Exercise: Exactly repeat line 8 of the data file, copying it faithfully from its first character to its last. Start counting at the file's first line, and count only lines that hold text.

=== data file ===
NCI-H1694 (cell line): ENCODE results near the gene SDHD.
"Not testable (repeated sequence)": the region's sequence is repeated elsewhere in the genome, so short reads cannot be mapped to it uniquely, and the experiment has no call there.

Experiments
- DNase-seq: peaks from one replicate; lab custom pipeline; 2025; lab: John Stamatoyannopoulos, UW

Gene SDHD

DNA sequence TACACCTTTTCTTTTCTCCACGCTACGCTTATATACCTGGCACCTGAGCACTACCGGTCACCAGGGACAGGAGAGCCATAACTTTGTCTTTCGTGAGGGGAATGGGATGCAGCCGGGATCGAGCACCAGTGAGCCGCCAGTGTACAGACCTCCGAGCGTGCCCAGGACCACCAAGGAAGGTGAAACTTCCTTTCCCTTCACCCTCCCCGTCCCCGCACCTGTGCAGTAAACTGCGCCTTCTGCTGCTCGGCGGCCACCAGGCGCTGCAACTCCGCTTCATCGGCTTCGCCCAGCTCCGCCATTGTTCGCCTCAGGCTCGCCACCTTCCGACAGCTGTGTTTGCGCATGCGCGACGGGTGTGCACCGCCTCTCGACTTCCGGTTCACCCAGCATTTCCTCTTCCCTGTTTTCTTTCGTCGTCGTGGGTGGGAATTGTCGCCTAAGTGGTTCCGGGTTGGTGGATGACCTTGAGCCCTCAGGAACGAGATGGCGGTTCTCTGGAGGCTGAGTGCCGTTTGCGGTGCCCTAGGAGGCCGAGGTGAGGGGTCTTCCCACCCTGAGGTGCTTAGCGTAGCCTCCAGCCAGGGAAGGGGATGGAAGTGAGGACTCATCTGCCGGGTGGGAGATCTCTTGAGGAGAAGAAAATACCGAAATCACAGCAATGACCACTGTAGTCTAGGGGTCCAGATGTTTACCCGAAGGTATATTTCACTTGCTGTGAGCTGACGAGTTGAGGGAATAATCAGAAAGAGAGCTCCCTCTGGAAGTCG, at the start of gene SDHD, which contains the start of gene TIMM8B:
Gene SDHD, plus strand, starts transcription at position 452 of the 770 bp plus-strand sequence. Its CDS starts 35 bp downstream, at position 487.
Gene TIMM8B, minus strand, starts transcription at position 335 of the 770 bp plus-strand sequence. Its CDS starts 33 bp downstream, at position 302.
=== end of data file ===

Gene TIMM8B, minus strand, starts transcription at position 335 of the 770 bp plus-strand sequence. Its CDS starts 33 bp downstream, at position 302.